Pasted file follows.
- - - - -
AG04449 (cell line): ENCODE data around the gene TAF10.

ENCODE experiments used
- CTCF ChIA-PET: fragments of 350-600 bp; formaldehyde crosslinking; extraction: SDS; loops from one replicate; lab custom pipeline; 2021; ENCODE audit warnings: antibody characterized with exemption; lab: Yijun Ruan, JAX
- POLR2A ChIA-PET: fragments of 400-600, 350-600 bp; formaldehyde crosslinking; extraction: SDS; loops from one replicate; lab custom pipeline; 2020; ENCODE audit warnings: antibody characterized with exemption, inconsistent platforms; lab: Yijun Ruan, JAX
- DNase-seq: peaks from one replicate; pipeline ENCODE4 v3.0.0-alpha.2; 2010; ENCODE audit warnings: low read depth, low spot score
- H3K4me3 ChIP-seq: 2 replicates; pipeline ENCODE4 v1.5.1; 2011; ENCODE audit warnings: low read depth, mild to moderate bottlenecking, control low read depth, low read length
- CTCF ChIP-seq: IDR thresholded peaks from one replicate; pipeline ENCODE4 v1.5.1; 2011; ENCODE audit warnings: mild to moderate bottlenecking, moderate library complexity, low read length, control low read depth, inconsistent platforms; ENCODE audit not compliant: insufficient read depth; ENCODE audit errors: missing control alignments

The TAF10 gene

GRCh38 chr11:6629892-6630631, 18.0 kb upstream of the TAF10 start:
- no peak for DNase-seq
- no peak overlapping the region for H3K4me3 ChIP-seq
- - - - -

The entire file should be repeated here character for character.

AG04449 (cell line): ENCODE data around the gene TAF10.

ENCODE experiments used
- CTCF ChIA-PET: fragments of 350-600 bp; formaldehyde crosslinking; extraction: SDS; loops from one replicate; lab custom pipeline; 2021; ENCODE audit warnings: antibody characterized with exemption; lab: Yijun Ruan, JAX
- POLR2A ChIA-PET: fragments of 400-600, 350-600 bp; formaldehyde crosslinking; extraction: SDS; loops from one replicate; lab custom pipeline; 2020; ENCODE audit warnings: antibody characterized with exemption, inconsistent platforms; lab: Yijun Ruan, JAX
- DNase-seq: peaks from one replicate; pipeline ENCODE4 v3.0.0-alpha.2; 2010; ENCODE audit warnings: low read depth, low spot score
- H3K4me3 ChIP-seq: 2 replicates; pipeline ENCODE4 v1.5.1; 2011; ENCODE audit warnings: low read depth, mild to moderate bottlenecking, control low read depth, low read length
- CTCF ChIP-seq: IDR thresholded peaks from one replicate; pipeline ENCODE4 v1.5.1; 2011; ENCODE audit warnings: mild to moderate bottlenecking, moderate library complexity, low read length, control low read depth, inconsistent platforms; ENCODE audit not compliant: insufficient read depth; ENCODE audit errors: missing control alignments

The TAF10 gene

GRCh38 chr11:6629892-6630631, 18.0 kb upstream of the TAF10 start:
- no peak for DNase-seq
- no peak overlapping the region for H3K4me3 ChIP-seq